by A Student
In a jailhouse interview, Timothy Leary responded to a question asking if he was trying to change the world with his activities in the 1960s: “Yes, we were trying to change the world. We knew the odds were against us, but we had a sense of humor about it.” For his efforts, Leary got rewarded with trumped up drug charges resulting in enforced retreats in multiple jails and prisons. He lived for months on the run as a fugitive before getting illegally kidnapped in Afghanistan by the U.S. authorities who placed him in solitary confinement next to Charlie Manson in Folsom Prison. Richard Nixon had named him the most dangerous man in America. His compadre in the conspiracy of Higher Intelligence, Robert Anton Wilson, took a less public, more low-key approach to the same mission. In spite of facing significant social challenges by going against the grain of economic slavery and following his own vision, Wilson managed to not get burned at the stake, locked up, or vilified in the tabloid press like several of his predecessors. He knew how to keep silent and the necessity of that for effective communication. The Greek God Harpocrates, pictured as a babe on a lotus flower, forefinger to lips in the gesture of silence, represents the god of protection.
I am not aware of Robert Anton Wilson ever directly expressing an intention to transform the world. He did carry a life-long interest and transmission of the work presented by Aleister Crowley while distancing himself from Crowley’s personal philosophies:
“It is this synthesis of Eastern and Western occult traditions with modern scientific method that is probably Crowley’s major achievement. His notorious anti-Christian philosophy – a blend of Nietzsche Supermanism and anarcho-fascist Darwinism – is quite distinct from his methodology. Whether you like that philosophy or not (and the Libertarian does not), you can still use the methodology of research Crowley devised” (Cosmic Trigger I, p. 70 Hilaritas Press).
Later in the book, he tells the story of meeting a clown in the park named Parcifal doing Sufi exercises as part of his routine. Parcifal accurately predicts that RAW will soon find his son whom he’s looking for. RAW later looks up his name: “By Cabalah, Parcifal = 418 = ‘The Great Work Accomplished,’ i.e. the total awakening of all humanity” (CT I p. 102). This appears to be Wilson’s unique interpretation of the Great Work, I’ve not encountered it elsewhere in quite that formulation.
A few pages later while discussing the Cabala of The Book of the Law he returns to 418:
“The second major number in the book is 418, which, ‘coincidentally’ is the number of Crowley’s home in Inverness, Scotland. Its standard cabalistic meaning is ‘the Great Work accomplished,” or the Illumination of all humanity.” Crowley has a lot to say about 418 in Sepher Sephiroth, this number has the most extensive entry in the whole book, but nowhere does he say it indicates the “Illumination of all humanity,” though that certainly makes a valid conclusion, RAW’s conclusion. He continues:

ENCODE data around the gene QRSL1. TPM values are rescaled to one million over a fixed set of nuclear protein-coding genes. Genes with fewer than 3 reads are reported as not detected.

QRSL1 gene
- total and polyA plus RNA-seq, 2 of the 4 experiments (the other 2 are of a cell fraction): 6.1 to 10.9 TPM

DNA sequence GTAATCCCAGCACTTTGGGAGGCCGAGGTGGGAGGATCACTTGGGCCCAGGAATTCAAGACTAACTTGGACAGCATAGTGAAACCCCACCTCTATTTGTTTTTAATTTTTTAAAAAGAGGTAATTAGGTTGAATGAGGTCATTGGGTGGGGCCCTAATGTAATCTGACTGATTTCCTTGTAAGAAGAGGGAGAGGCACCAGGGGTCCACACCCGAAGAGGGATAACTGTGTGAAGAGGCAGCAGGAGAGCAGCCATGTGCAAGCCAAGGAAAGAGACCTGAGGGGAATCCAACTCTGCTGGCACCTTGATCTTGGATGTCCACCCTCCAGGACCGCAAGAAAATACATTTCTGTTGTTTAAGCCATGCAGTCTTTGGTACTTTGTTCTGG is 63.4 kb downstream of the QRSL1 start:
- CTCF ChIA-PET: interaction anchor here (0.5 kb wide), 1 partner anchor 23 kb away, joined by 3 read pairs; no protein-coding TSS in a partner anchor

“Crowley interpreted this to mean that his mission was not to illuminate a few, as other gurus have done and are doing, but to set in motion occult forces which would result in the illumination of all, by the end of this century; 418 is also the number of ‘Parcifal,’ the Sufi whose life so oddly intersected mine in that mad summer of 1973” (CT I, p. 111)
I’ve been reading Crowley and the secondary literature consistently for many years without encountering that interpretation RAW attributes to him. Recall that 40 pages earlier, he distanced himself from Crowley’s philosophies while aligning himself to his methodology. One of those methods includes playing fast and loose with facts in order to transmit a particular piece of Intelligence.
Boleskine, the name of the house Crowley owned near Inverness adds to 418. Though subtle, RAW deliberately calls it the number of Crowley’s home without referring to it by name. He then connects it with the Sufis, in particular, someone doing Sufi exercises in the park.
418 also = “Servans misericordiam” which translates as “keeping kindness,” or “keeping compassion.” The root of the second syllable of the second word, “cordi” = heart. Boleskine, now in preservation and restoration after multiple fires ravaged it, lies very near to the geographical center of the Scottish Highlands.
Cosmic Trigger I appeared relatively early in Wilson’s literary career. We find similar sentiments expressed in the last novel he wrote, Nature’s God. This note from Sigismundo’s Wilderness Journal sounds like it might be autobiographical:
“I ran away from the Priory because I cannot waste time being an Emperor. I have more important work to do. I want to become the concert master for future evolution” (NG, p. 128, Hilaritas Press)
Later, Sigismundo explains the intentions of the “Free Builders” to the indigenous shaman who seems both his friend and enemy:
“They wished to cure not just suffering individuals but the entire suffering race of humanity. It was their aim to help all humans walk through the gate of the four quarters and become like gods.” (NG, p. 161).